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Posts Tagged ‘snorri sturluson’

(Reposted from Jan 25, when this was originally written.)

Sometimes your deities get on your case to the point where you think you’re going to explode. Today is one of those days. Be warned that this is not fully formed – I’m working through this by writing about it, because today I can’t not write about it, so bear with me.

Let’s talk about Ing. Ing Frea. Yngvi. You may know him better as Freyr. Some have related him to Herne. He is Anglo-Saxon. Germanic. Norse. Maybe English.

When you see statues at Uppsala of the Norse gods, Odin has his spear, Thor has his hammer, and Freyr has a giant penis.

And somehow, over the last millennia, I guess because that’s the original statuary that we have, everyone seems to think that Frey begins and ends with his giant phallus. As a devotee of his, I often get people who are like “yeah, but his dick?” when they find out that I am His. Because I’m a survivor of sexual abuse and assault, people assume that because of that – and because one of the surviving stories we have about Freyr is coercive and uncomfortable – I could never relate to this deity. People try to warn me about Him, especially about His penis. “You know he’s the big-penis god right?”

So let’s look at the lore for a minute, and talk about all the things that Ing has been called. Ann Sheffield, in her Frey: God of the World, summarizes the kennings that are used to describe Frey in the Poetic and Prose Eddas. The kennings that Sheffield quotes include:

  • Most renowned, most glorious among gods
  • Harvest-god, god of prosperity
  • Foremost, best of gods
  • Beli’s bane
  • Bright
  • Sacrifice-priest
  • Freyja’s brother
  • Battle-wise
  • Wealth-giver
  • (one who) guides, governs the people
  • People’s ruler of the gods
  • Fair, beautiful
  • Wise
  • Temple-priest
  • Chieftain
  • Mighty
  • Providing
  • Shining
  • Njordh’s son
  • Vanir-god
  • God of the world
  • Weaponless, unarmed

These kennings and bynames come from the Skirnismal, Gylfaginning, Ynglinga Saga, Grimnismal, Skaldskaparmal sections of the Poetic and Prose Eddas, by Snorri Sturluson, or poets that he quotes. You’ll notice that they are about a warrior god, a priest god, a chieftain, a ruler, a wise god, a giver of wealth and prosperity, a harvest god. And yes, penises throughout history have been associated with prosperity and the harvest and wealth, but there’s more here than just a big dick.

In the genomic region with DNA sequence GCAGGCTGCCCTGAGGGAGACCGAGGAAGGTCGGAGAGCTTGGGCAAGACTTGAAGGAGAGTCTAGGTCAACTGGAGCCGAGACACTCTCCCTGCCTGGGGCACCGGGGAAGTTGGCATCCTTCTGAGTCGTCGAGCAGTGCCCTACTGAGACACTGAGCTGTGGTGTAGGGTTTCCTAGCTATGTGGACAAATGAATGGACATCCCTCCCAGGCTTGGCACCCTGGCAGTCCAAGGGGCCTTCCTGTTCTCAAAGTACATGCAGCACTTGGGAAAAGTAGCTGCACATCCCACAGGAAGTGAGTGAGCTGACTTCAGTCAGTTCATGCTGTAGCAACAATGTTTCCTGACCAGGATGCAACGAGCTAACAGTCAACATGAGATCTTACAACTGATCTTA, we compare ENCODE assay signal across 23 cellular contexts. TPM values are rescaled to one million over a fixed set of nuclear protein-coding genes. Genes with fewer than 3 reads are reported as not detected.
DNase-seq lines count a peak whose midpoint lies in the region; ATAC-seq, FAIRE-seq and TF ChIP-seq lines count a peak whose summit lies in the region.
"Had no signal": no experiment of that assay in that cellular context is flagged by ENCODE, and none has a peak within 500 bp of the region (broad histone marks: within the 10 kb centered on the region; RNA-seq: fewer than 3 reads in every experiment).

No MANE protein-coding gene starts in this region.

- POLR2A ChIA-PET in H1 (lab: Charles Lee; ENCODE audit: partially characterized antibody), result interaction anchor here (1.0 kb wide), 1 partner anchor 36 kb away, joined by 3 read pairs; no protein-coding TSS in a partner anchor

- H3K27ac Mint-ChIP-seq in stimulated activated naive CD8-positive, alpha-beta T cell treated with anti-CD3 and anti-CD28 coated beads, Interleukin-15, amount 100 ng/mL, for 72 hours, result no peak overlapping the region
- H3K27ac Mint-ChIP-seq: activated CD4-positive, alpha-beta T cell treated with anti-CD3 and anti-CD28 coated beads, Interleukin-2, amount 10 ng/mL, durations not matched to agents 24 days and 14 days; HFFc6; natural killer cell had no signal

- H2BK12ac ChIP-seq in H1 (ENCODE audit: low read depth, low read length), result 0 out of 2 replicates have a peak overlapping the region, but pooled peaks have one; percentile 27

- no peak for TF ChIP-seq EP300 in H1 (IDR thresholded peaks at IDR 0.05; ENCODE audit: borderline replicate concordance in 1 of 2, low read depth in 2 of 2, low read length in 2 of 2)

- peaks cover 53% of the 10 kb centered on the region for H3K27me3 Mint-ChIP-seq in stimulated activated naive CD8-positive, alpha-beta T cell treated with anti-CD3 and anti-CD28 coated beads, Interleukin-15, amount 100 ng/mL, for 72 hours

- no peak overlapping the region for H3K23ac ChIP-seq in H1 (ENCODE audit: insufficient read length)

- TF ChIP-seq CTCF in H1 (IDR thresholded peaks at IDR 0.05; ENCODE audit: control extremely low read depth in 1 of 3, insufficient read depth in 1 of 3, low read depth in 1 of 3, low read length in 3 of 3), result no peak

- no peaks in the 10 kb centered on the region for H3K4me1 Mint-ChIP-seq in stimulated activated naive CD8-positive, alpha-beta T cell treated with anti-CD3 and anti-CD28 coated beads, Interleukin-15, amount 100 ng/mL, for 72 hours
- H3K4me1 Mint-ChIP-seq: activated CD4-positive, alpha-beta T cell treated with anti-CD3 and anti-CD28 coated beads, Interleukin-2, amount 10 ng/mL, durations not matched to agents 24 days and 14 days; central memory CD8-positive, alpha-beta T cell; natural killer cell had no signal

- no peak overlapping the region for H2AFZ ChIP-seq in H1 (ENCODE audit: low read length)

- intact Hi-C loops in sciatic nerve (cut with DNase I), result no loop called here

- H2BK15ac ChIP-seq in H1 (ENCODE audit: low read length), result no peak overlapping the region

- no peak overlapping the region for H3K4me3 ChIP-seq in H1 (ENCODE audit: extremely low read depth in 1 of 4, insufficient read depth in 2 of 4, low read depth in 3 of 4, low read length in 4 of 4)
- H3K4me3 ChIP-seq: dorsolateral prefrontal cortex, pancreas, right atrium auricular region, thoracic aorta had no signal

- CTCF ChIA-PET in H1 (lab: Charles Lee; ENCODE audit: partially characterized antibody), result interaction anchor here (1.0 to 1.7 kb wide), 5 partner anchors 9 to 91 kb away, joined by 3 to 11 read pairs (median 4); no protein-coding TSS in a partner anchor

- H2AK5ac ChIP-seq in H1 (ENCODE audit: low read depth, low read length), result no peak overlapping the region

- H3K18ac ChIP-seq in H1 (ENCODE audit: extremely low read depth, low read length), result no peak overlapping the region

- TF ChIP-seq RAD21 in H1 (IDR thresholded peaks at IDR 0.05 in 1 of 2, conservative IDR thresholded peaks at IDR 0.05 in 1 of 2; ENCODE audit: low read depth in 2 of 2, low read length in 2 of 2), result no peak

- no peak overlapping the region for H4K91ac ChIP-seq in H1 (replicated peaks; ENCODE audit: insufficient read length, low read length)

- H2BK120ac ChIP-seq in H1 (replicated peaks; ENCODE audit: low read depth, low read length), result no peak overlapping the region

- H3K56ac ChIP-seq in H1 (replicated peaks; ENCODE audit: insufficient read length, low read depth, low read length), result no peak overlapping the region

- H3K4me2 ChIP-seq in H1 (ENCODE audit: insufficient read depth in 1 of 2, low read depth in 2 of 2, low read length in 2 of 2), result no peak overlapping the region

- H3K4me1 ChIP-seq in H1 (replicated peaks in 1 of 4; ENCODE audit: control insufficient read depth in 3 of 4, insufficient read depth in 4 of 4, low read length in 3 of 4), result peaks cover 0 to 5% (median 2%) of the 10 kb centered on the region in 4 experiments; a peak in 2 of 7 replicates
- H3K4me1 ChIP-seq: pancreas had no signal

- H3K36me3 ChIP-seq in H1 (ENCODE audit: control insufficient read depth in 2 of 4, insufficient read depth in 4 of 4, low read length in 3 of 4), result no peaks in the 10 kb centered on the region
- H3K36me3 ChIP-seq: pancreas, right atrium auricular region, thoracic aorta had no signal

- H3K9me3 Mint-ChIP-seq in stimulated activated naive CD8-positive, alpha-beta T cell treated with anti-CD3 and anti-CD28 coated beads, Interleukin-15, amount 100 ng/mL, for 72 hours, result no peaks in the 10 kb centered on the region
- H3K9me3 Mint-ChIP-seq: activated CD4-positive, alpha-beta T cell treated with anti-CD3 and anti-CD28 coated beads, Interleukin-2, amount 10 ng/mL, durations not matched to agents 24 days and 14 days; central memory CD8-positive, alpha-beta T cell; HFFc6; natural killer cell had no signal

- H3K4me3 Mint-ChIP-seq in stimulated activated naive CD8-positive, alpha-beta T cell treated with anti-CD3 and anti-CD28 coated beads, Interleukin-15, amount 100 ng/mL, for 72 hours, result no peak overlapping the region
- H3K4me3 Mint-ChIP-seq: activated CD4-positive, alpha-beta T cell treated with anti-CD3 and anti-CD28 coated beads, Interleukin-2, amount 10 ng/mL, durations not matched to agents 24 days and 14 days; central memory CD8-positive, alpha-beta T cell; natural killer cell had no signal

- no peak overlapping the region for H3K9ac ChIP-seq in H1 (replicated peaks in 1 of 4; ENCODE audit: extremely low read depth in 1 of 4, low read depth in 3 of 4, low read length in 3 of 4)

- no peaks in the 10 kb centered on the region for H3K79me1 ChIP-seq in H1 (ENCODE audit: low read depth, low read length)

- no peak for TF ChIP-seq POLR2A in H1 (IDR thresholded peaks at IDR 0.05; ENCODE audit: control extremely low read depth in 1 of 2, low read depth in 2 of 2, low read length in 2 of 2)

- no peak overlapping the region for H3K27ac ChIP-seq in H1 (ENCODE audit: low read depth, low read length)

There is Wisdom. Guidance. Providence. Prosperity. This is not a god of carnal, unslaked lust. Of sexual prowess. This is about the land and the people who live there. The Anglo-Saxon rune poem says:

Ing was first seen by men among the East-Danes, till, followed by his chariot, he departed eastwards over the waves. So the Heardingas named the hero.

The Ingvaeones were a West Germanic peoples and were the precursors to the Angles, Saxons, and Jutes that settled in England – a tribe of people calling themselves the “children of Ing”. He is a progenitor of kings, an ancestor god, one who cares for the people who follow him. He is old, ancient, and sometimes alien.

I don’t know why I need to say this today. It wasn’t prompted by any conversations I’ve had recently. But the voice behind my head says it’s time for me to start saying this, so here it is. It’s not a fully formed “argument” yet – I know this. I also know that the Frey/Gerd story is problematic on lots of levels. (Cue the “all my faves are problematic” meme.)

But I also know, in a deep and personal and unexplainable way, that there is more here. There is depth, and warmth, and providence, and even maybe love. There is also death, and sacrifice, and the unfathomable service that is priesthood.

This isn’t middle school. Giggle about the big penis statue, sure – if anything, at least it’s calling a spade a spade (as opposed to Odin’s phallic spear and Thor’s phallic hammer). But then look deeper.

There’s way more to this than a dick.

VSLM

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